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Zechariah 14:9-11 meaning

Zechariah foresees a day when everyone will worship and honor the LORD as the only true God. Jerusalem will be secure, and its inhabitants will enjoy their lives freely.

In the previous section, the prophet anticipated the day that the Gentile nations would stand against Jerusalem. They would invade her and carry half of her citizens off into captivity. Afterward, the Lord would appear on the Mount of Olives with His angelic army to rescue her. He would disrupt the cosmos and alter the normal cycle of day and night. At that time, Jerusalem would become a source of life-giving waters (Zechariah 14:1-8). In the present section, Zechariah described the future conditions of the world. He began by saying, The LORD will be king over all the earth (v. 9).

The term translated as LORD is Yahweh in the Hebrew language. It is the covenant name of God, as given to Moses at the burning bush (Exodus 3:14-15). It describes God as self-existent, eternal, compassionate, and faithful (Exodus 6:2-8, 34:5-7). The phrase all the earth signifies the whole world, not just the country of Judah. Thus, God's sovereign rulership will be visible everywhere. The Jewish people always longed for that time, as indicated in the psalmist's declaration of faith: "The LORD reigns, He is clothed with majesty (Psalm 93:1, see also Psalms 97, 99).

That time of Jesus's reign will arrive soon. In that day, the LORD will be the only one (v. 9).

The Hebrew text reads, In that day, the LORD is one. It reminds the covenant people of the statement in Deuteronomy 6:4, which emphasizes the uniqueness of God. Similarly, in Zechariah, we learn that the Suzerain God of Israel would be the only one. There will be no false gods because the LORD "will cut off the names of the idols from the land, and they will no longer be remembered" (Zechariah 13:1). Thus, His name is one.

The Hebrew term for name means "reputation" or "essence." God's name reflects His character and essence. It speaks of His greatness and majesty (Exodus 3:13-17). Although some people refuse to worship the LORD today, the day will come when everybody reveres Him for who He is (Philippians 2:10). They will no longer turn to false gods. Instead, they will submit to Yahweh's authority and bow before Him in fear and adoration.

Also at this time, all the land will be changed into a plain from Geba to Rimmon south of Jerusalem (v 10).

The phrase all the land here in verse 10 stands for this specific section of Judah. God will turn the entire Judean land into flatlands. The plain will extend from Geba to Rimmon, south of Jerusalem. This represents a further shift in the topography of the land surrounding Jerusalem.

Geba was about six miles north of Jerusalem, marking the original northern border of Judah (1 Samuel 13:3, 1 Kings 15:22). The site Rimmon was about 30 miles southwest of Jerusalem. Together, Geba and Rimmon describe the north-south extent of Jerusalem's peripheral regions. According to Zechariah, these areas will become a plain. Currently this area is quite hilly. But in that day it will become flatlands, plains. However, Jerusalem will continue to be on elevated hills.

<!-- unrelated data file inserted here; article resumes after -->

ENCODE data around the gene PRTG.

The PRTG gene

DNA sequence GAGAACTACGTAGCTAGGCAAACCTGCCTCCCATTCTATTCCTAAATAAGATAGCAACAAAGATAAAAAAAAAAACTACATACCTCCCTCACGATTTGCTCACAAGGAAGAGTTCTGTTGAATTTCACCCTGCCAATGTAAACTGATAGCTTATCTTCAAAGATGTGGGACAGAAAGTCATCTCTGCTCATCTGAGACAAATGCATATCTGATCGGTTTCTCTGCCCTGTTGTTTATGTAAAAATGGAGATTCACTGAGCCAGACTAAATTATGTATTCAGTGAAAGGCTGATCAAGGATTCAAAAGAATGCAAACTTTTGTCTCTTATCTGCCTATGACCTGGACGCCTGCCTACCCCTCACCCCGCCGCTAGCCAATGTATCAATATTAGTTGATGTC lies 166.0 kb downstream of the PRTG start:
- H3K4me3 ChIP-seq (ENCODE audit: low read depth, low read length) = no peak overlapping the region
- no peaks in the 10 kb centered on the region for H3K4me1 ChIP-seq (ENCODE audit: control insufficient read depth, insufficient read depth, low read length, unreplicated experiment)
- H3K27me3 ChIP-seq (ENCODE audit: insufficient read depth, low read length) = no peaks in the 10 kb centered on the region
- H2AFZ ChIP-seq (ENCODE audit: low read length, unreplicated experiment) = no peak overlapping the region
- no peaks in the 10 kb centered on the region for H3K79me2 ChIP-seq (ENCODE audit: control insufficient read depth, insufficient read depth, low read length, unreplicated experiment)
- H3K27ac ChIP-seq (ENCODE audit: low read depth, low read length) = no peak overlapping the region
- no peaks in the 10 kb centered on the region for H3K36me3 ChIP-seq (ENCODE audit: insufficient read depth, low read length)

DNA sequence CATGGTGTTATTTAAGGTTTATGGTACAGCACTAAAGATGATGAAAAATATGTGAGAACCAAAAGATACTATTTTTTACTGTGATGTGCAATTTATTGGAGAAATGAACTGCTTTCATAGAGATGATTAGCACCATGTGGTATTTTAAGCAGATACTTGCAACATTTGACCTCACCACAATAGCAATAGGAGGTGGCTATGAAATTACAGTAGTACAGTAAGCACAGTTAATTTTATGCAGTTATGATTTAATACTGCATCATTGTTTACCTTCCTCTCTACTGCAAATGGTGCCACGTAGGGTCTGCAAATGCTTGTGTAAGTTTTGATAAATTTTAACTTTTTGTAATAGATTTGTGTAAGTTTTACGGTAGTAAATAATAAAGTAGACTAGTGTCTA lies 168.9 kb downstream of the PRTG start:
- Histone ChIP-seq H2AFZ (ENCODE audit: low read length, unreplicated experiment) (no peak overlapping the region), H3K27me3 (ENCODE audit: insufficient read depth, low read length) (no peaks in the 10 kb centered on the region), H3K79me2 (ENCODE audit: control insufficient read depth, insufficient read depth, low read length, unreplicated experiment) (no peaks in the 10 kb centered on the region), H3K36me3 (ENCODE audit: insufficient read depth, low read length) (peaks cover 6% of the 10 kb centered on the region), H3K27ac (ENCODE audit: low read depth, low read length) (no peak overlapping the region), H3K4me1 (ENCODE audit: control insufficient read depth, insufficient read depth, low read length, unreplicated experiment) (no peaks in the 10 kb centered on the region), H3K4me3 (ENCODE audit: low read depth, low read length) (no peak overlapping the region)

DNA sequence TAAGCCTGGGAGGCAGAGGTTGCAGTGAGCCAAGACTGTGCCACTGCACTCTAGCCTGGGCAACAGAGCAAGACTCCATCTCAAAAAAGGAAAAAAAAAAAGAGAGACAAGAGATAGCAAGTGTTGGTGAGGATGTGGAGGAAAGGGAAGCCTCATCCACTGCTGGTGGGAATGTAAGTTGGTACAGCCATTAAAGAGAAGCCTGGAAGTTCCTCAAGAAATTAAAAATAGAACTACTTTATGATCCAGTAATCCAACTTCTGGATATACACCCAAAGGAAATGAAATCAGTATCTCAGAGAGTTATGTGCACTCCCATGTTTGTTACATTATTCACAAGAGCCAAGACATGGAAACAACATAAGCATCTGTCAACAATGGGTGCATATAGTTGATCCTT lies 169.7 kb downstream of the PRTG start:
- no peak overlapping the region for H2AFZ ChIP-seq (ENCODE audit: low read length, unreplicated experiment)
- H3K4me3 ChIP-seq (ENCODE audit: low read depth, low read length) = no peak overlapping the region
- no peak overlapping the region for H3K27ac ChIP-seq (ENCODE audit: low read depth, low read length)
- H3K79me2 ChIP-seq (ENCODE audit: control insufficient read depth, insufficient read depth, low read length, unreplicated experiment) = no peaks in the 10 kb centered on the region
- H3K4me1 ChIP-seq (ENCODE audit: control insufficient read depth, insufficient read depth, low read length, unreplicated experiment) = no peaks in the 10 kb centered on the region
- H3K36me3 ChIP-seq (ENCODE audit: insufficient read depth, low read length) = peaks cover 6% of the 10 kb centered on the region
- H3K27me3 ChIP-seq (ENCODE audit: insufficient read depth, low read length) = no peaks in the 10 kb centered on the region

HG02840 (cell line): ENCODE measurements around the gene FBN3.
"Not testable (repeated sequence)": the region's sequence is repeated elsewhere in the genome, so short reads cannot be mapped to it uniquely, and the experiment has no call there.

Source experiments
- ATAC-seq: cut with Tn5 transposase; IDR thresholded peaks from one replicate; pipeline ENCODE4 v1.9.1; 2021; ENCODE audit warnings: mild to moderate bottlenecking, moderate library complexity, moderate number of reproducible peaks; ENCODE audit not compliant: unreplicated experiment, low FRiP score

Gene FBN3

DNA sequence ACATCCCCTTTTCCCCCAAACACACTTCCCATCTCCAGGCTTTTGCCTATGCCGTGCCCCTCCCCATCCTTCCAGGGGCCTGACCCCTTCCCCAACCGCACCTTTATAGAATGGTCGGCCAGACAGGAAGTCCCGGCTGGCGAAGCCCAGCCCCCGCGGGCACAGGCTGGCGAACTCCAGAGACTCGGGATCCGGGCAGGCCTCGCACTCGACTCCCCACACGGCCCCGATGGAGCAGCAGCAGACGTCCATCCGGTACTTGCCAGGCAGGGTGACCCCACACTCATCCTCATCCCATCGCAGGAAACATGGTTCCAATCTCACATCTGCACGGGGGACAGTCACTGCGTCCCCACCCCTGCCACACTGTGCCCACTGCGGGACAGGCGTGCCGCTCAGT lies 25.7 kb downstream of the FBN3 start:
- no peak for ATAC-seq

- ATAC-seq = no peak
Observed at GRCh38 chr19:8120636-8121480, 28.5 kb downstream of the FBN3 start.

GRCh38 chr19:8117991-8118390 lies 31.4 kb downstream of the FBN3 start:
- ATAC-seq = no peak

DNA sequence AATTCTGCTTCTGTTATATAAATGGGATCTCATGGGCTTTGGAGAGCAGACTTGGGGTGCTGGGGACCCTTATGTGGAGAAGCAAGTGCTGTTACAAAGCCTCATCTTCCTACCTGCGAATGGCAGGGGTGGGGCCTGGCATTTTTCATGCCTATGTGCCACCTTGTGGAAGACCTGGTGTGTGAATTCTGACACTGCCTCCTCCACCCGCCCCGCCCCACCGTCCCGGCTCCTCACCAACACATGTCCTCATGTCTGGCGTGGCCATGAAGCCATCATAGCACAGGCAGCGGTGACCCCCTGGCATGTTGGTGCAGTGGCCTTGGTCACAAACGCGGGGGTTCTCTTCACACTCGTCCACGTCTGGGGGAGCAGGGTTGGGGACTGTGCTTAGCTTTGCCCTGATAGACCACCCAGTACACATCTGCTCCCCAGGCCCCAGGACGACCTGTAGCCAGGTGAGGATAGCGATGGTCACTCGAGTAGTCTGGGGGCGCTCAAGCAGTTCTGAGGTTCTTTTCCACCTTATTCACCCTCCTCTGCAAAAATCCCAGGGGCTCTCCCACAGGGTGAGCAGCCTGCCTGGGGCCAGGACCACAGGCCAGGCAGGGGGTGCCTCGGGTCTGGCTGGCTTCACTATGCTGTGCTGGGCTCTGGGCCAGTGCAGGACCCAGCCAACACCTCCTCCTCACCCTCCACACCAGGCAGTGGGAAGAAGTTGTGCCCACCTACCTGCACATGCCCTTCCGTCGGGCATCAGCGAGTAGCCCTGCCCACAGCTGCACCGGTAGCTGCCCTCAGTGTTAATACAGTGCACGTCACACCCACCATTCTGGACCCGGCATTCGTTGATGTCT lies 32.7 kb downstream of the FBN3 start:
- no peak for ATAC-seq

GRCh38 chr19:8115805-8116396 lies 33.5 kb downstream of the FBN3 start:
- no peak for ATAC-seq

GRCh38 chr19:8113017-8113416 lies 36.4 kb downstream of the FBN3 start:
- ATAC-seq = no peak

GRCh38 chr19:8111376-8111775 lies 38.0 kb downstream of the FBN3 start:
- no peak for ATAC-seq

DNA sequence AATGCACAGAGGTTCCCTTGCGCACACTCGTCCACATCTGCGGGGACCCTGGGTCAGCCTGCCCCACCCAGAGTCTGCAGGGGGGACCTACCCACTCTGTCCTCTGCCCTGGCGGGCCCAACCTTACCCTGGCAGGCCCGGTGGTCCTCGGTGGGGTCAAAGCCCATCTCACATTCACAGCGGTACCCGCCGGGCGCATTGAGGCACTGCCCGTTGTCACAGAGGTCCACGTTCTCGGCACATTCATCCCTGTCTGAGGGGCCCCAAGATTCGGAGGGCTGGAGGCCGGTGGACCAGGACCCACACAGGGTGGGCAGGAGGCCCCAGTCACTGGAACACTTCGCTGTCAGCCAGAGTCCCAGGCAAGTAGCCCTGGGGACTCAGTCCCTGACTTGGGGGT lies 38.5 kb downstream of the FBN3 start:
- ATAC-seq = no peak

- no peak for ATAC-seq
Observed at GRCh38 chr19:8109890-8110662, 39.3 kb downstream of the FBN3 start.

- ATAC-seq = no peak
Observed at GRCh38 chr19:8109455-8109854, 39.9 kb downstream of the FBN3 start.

But Jerusalem will rise and remain on its site to be visible to everyone. Its topography will start from Benjamin's Gate as far as the place of the First Gate to the Corner Gate (v 10).

The Benjamin Gate is north of the Temple Mount. It exits from the area of the Bethesda Pool into the Kidron Valley (Jeremiah 37:13). The Corner Gate is on the northwest corner of Jerusalem's western expansion, in the vicinity of what is now Jaffa Gate. Together, the gates span the city from east to west. Zechariah also specified that this new Jerusalem will extend from the Tower of Hananel to the king's wine presses (v 10). Click here to see an illustration of "Ezekiel's Temple" that will be the center of worship in Jerusalem during this time.

The Tower of Hananel was on the northwest side of Jerusalem. It was near the Temple Mount. The king's winepresses were likely around the king's garden at the southern end of the city (Nehemiah 3:15). Together, they span Jerusalem from north to south. In sum, the prophet told his audience that God will elevate the whole city above the surrounding countryside from its eastern to its western border and from its northern to its southern boundaries. Also, people will live in it, and there will no longer be a curse (v 11).

The word translated as curse is "chērem" in Hebrew. It means a ban and carries the idea of a thing dedicated to destruction (Deuteronomy 7:26, Joshua 6:17). It occurs primarily in the context of war, where the LORD often asked the Israelites to destroy the enemy so that they would remain holy to Him (Deuteronomy 7:6). But during this coming era there will be no such ban to depopulate Jerusalem, for it will dwell in security (v 11). There will be perpetual peace and freedom in this restored Jerusalem. Glory to God!

This new Jerusalem with a new topography and a new ecosystem is still in the same geographic setting, with the Mediterranean Sea to the west and the Dead Sea to the east. This cannot be the same as the New Jerusalem that will be constructed in the new earth. That city is described as being on a brand new earth with no sea, and is said to be 1500 miles high (Revelation 21:1, 16).

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